Newspapers used as ‘instruments of political power’
Rupert Murdoch and other British newspaper proprietors use their newspapers “as instruments of political power”, with the Sun and Daily Mail being the two most powerful, Tony Blair has told a continuing inquiry into media ethics.
In June 2007, Blair had branded the media as being like a “feral beast tearing people and reputations to bits” in a speech towards the end of his time as prime minister.
He said he now felt more comfortable talking about the sometimes unassailable power that newspapers hold without responsibility.
Blair said “certain newspapers are used by their owners or editors as instruments of political power … in which the boundary between news and comment is deliberately blurred”.
“The Sun and the Mail frankly are the two most powerful of the papers, and the Sun in particular because it is prepared to shift, it makes it all the more important.”
The Sun switched support from Labour to Conservative in the 1980s and claimed credit for Margaret Thatcher’s coming to power. It later abandoned the Conservatives to support Blair, then swung back to back to the Conservatives under current leader David Cameron.
Certain parts of the media were “not merely politically partisan in their comment or editorial line but in their news coverage”, he said.
“I say to you, emphatically, this is not confined to the Murdoch media … they’re not the only ones by any means at all,” he added. “I think you’d say the bulk of what we call the tabloid press basically writes in a way that if they’re against a particular policy, party or person, it’s a pretty all-out affair.”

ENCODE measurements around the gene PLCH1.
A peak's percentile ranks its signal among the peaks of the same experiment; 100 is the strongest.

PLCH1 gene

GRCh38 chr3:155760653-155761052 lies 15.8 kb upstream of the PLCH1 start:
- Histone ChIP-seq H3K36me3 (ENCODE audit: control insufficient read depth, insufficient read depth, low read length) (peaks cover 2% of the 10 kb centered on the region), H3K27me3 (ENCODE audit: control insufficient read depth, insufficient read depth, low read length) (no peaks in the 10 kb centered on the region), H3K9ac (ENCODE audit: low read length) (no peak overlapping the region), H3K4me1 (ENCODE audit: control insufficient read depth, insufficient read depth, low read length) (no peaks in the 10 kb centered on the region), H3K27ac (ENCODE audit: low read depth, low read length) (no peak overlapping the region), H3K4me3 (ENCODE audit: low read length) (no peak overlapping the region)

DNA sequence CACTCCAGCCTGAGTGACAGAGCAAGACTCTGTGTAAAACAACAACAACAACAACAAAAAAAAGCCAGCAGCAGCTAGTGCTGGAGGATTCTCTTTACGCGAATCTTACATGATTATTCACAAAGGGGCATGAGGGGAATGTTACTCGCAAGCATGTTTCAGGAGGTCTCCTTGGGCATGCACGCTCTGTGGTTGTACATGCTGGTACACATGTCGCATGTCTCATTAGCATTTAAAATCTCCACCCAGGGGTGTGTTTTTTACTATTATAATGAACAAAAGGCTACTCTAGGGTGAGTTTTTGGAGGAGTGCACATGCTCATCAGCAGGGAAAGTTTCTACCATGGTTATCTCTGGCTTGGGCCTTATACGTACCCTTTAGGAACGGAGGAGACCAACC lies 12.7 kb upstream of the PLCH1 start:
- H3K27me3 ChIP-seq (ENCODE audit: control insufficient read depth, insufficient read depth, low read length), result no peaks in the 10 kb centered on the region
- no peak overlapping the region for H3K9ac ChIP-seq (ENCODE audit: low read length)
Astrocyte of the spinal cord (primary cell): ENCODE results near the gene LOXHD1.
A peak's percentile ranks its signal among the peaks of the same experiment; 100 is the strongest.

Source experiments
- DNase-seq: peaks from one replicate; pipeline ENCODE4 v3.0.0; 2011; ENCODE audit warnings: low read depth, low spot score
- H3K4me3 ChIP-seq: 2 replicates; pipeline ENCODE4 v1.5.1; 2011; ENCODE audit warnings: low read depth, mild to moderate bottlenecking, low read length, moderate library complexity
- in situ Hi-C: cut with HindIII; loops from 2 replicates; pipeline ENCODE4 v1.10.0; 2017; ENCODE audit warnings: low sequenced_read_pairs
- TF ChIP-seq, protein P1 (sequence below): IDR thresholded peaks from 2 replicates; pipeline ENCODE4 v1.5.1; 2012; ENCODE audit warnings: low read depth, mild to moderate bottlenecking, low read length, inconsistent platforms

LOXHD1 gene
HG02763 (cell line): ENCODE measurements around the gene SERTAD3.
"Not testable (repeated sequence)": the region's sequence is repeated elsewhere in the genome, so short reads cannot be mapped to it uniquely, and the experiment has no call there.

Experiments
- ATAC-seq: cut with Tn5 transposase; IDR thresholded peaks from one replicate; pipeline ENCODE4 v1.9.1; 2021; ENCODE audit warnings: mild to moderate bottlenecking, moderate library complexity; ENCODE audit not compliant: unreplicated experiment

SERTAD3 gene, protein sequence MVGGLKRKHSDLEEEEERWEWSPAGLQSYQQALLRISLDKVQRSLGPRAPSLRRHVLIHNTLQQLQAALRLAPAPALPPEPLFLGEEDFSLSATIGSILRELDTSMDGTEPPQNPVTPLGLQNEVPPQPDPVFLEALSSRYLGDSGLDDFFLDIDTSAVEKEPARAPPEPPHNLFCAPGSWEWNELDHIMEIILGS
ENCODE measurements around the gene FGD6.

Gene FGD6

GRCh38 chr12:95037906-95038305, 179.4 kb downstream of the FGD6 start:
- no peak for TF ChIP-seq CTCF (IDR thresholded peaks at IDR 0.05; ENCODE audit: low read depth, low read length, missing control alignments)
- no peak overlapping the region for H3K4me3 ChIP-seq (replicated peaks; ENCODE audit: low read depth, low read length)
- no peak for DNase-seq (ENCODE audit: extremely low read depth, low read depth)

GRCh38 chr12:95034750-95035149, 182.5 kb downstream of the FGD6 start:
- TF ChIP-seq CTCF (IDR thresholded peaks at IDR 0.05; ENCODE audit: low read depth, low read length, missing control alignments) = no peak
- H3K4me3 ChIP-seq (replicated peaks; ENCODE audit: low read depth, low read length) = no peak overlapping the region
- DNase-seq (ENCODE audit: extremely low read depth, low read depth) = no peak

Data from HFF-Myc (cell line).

Once a newspaper took against a particular politician or party, said Blair, “It’s a full-on, full-frontal day in, day out … basically a lifetime commitment”.
He added this gave the media a power which he believed was “unhealthy and which I have felt through my time uncomfortable with”.
Blair said the Daily Mail was a “subject on which I couldn’t claim to exercise much objectivity”.
“The fact is when you fall out with the controlling element of the Daily Mail that is when you are going to be subject to a huge and sustained attack,” he added. “The Daily Mail, for me, they’ve attacked me, my family, my children, those people associated with me, day in, day out. Not merely when I was in office but subsequent to it as well. That is, and they do it very well, very effectively. It’s very powerful.”
Blair said Leveson now had an opportunity to change the relationship between the media and politicians.
“It is the draining of the poison from the culture that is the real challenge, a challenge deepened by the arrival of social media and one not at all confined to the UK,” Blair said. “This is a debate that is now permissible, and you have the potential to get a solution so let’s hope we can get one.”
On fears over the implications of statutory regulation of the media, Blair said: “The notion that it’s impossible to find a space between no proper system of accountability and the press becoming a wholly owned subsidiary of the government, that is an assertion that is frankly ludicrous.”